Through prior negotiations, each Broadway theater had a pre-determined allocation of “seats” or places for musicians in the orchestra depending on the size of the venue. Producers had to either engage the minimum required number of musicians or pay the union the difference between the pre-determined sum and the actual amount hired if the producers elected to populate their production with fewer musicians. In 2003, the producers sought to eliminate this requirement. They claimed it created unnecessary expenses and interfered with creative freedom of the producers and dramatists (particularly for certain shows, like “rock and roll” musicals and chamber – or so-called “vest-pocket” musicals – which had lower budgets and/or did not require a full orchestra). The AF of M authorized a strike by its members, which lasted 4 days, after which the parties reached an agreement to reduce the number of musicians required at the largest Broadway theaters from 24-25 to 18-19. Although this provided a temporary resolution, we predict this issue will resurface as producers continue to relentlessly pursue cost-cutting measures, and as new technologies further evolve, such as “virtual orchestras” which attempt to replicate the fullness of an orchestra with far fewer players and more sophisticated musical reproduction equipment.
Similarly, in 2007, IATSE authorized a strike after three months of failing negotiations with The League of American Theaters and Producers (the “League”) which acts as the trade association and bargaining agent with all the unions representing the interests of Broadway producers and theater owners. As the League demanded more flexibility in hiring stagehands based on actual production needs as determined by the creative nature of the specific presentation, IATSE insisted on strict adherence to the pre-negotiated number of stagehands required to be employed for each production at a specific theater (e.g., the number of carpenters, electrician and property personnel) and the pre-set limitations on the activities that could be performed by each union member. Ultimately, a settlement was reached, although the terms were not disclosed to the public. By the time an agreement was reached, the strike had dragged on for 19 days and had cost the city nearly $40 million in lost revenue.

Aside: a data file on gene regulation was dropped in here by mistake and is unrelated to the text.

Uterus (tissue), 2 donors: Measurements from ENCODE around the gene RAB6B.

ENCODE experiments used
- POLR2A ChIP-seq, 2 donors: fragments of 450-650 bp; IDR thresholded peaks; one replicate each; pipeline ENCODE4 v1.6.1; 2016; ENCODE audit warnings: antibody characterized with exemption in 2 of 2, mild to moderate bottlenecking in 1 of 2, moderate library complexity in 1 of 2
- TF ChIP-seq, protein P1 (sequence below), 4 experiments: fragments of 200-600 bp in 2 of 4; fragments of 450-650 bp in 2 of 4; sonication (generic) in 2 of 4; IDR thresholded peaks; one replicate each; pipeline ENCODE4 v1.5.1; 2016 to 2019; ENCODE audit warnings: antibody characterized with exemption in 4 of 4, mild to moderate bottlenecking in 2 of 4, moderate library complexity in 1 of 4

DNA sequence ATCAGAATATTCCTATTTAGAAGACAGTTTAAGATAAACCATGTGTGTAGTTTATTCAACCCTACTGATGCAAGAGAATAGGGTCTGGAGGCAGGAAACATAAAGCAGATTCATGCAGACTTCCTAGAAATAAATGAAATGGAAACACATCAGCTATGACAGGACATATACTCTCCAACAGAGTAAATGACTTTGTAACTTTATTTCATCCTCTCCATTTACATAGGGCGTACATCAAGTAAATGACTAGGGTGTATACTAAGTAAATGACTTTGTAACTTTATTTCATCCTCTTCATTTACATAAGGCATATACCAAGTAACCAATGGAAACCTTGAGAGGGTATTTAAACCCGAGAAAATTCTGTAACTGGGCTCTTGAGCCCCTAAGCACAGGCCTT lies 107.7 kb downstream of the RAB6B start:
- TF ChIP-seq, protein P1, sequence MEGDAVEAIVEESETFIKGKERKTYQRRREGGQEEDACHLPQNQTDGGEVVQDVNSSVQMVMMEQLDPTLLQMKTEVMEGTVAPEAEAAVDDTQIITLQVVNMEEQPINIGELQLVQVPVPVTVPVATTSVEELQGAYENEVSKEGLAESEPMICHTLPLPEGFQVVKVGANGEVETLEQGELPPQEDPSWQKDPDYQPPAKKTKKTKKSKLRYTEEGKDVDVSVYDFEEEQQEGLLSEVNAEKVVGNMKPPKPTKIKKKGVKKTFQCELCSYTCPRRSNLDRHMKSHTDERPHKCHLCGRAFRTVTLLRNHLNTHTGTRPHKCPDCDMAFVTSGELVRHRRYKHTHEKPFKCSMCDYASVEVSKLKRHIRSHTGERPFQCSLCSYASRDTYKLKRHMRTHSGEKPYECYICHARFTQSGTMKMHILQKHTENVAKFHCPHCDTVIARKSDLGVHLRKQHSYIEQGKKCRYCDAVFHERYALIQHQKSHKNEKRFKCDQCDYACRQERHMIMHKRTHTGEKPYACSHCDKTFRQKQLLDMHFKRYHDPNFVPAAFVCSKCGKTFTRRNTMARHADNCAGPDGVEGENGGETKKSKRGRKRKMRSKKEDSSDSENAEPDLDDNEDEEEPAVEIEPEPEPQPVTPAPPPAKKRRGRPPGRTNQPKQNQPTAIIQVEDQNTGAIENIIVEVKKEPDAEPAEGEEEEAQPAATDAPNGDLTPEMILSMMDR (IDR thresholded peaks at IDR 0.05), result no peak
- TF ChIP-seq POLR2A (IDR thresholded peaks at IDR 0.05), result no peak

AEA, the union that represents actors, has over the years shown willingness to compromise in recognition of the economic realities of commercial theater producing. For example, when producers started complaining that the cost of engaging Equity performers for certain touring productions was becoming prohibitively expensive, AEA understood the real consequences in the prospect of producers electing to shift to non-Equity tours and avoiding the hiring of its Union members altogether. In the late 1990’s, AEA officials began creating special contracts with non-League producers, which allowed shows to go on the road with union actors performing at rates lower than established union rates. In 2004, Equity worked with the League on an experimental initiative to adapt a new tier system for touring productions that allowed League producers to compensate union actors based on various factors such as production scales and projected revenues. In 2009, Equity also adopted its Showcase Codes in order to provide an increase in the budgets of Equity showcase productions and more flexibility in their rehearsal time. The new experimental workshop “lab” contract, of which producers are now starting to avail themselves, is the latest example of how the AEA has strived to accommodate the needs of the producers with greater flexibility while protecting the interests of its members.
Obviously, the give-and-take between producers and unions will continue over the next 25 years as producers struggle reign in ever-rising costs, and the unions continue to press to retain the hard-fought past benefits they have obtained for their members, as well as to improve working and economic conditions going forward.